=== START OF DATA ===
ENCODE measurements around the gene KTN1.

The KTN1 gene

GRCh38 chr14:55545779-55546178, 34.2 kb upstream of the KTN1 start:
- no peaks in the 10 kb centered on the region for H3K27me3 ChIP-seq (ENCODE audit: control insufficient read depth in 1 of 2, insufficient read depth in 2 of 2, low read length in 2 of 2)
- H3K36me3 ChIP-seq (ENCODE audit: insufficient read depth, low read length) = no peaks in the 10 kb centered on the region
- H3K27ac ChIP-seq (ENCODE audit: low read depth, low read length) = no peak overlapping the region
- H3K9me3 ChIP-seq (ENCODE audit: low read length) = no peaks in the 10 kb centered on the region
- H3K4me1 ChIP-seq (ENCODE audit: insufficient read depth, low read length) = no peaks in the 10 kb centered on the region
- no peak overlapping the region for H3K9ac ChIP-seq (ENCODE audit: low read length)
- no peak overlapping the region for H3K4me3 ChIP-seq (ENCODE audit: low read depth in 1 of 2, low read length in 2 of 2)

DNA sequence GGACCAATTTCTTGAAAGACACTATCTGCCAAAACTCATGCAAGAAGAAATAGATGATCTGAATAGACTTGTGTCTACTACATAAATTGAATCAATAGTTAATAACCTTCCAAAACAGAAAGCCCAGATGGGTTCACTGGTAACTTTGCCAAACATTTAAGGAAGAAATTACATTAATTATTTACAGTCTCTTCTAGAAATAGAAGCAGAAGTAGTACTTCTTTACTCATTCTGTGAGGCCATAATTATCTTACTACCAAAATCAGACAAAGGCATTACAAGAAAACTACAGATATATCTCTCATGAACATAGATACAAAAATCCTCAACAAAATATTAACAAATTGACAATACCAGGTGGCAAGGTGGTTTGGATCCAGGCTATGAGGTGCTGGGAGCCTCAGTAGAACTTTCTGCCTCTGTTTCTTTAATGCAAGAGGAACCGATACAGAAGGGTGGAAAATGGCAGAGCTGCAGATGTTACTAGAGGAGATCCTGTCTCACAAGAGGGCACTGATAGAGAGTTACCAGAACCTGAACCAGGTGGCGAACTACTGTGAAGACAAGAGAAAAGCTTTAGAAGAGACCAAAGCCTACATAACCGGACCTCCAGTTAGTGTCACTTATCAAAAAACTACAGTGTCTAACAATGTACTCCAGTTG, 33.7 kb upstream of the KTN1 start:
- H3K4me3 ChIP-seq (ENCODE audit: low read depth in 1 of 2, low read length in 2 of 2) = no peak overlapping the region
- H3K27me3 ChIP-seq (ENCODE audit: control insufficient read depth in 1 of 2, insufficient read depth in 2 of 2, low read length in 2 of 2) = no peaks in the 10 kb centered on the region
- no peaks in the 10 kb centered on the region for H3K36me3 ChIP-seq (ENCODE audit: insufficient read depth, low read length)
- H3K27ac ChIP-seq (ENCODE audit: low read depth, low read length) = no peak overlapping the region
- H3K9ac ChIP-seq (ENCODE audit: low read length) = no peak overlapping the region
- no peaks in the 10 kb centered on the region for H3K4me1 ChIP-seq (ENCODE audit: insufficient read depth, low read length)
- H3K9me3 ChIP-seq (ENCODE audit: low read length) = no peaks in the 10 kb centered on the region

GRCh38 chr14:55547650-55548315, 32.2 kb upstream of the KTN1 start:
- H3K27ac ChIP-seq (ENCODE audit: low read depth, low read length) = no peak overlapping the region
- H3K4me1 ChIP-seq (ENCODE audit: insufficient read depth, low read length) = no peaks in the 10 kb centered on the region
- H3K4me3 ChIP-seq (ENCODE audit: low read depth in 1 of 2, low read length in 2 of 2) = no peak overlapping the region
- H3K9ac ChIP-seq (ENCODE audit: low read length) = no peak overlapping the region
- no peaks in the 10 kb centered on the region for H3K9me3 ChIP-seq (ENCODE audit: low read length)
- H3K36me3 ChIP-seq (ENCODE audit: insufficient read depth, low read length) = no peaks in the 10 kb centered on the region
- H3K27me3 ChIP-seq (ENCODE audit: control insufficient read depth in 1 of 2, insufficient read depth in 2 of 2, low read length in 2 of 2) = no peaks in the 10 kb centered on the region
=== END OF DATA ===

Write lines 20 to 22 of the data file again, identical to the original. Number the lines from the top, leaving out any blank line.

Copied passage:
- H3K27ac ChIP-seq (ENCODE audit: low read depth, low read length) = no peak overlapping the region
- H3K4me1 ChIP-seq (ENCODE audit: insufficient read depth, low read length) = no peaks in the 10 kb centered on the region
- H3K4me3 ChIP-seq (ENCODE audit: low read depth in 1 of 2, low read length in 2 of 2) = no peak overlapping the region